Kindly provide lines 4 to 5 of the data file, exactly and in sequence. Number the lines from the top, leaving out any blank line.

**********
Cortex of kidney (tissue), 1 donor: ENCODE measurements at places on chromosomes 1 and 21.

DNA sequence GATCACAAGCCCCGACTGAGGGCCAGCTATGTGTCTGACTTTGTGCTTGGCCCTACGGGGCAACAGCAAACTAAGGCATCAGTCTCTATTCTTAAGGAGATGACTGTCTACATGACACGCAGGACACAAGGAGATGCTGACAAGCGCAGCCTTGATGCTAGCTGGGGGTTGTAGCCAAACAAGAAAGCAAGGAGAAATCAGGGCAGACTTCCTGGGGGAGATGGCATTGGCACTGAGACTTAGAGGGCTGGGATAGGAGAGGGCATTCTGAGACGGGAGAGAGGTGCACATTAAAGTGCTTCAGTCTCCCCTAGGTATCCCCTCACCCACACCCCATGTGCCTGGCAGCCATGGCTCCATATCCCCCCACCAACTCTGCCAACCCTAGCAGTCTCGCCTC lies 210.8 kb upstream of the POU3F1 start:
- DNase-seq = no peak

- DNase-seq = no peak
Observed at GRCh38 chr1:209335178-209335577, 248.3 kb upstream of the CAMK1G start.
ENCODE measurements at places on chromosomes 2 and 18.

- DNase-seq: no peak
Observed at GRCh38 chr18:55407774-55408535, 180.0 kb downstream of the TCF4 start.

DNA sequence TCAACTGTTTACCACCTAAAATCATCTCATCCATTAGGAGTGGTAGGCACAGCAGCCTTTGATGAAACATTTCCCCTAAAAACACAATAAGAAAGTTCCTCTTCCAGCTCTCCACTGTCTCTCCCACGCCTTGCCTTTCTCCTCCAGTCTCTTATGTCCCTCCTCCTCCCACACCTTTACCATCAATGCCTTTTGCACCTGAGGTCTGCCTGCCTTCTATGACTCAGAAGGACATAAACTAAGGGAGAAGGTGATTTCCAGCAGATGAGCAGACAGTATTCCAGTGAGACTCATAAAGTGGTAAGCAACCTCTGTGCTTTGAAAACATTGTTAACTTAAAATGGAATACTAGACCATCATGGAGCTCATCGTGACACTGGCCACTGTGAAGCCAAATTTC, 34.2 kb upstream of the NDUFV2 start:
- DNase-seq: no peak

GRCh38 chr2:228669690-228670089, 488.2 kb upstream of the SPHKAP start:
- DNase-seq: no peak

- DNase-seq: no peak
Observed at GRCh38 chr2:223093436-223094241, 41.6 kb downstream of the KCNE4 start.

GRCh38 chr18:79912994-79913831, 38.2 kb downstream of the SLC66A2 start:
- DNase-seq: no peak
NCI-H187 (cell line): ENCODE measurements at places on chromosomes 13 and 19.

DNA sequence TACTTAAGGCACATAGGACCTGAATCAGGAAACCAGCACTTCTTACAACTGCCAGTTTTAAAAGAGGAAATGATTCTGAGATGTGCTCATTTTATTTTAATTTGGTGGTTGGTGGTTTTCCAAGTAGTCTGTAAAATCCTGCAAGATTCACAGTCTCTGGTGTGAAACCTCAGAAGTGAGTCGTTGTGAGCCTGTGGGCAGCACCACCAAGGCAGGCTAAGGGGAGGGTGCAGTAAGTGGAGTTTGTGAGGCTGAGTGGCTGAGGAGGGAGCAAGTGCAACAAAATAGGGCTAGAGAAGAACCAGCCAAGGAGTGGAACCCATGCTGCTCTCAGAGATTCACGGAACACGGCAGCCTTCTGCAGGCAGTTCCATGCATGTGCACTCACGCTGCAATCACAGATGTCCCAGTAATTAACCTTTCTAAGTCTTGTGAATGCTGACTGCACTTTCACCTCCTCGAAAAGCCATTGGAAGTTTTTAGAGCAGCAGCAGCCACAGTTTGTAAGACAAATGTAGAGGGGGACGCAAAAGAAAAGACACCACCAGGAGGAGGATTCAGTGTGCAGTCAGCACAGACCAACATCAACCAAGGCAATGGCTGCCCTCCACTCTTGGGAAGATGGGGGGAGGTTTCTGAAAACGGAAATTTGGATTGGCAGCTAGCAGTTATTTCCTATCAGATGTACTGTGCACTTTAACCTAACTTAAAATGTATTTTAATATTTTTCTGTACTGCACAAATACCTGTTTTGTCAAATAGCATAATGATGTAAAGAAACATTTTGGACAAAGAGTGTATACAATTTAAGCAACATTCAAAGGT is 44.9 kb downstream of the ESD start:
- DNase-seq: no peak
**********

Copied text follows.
- DNase-seq = no peak
Observed at GRCh38 chr1:209335178-209335577, 248.3 kb upstream of the CAMK1G start.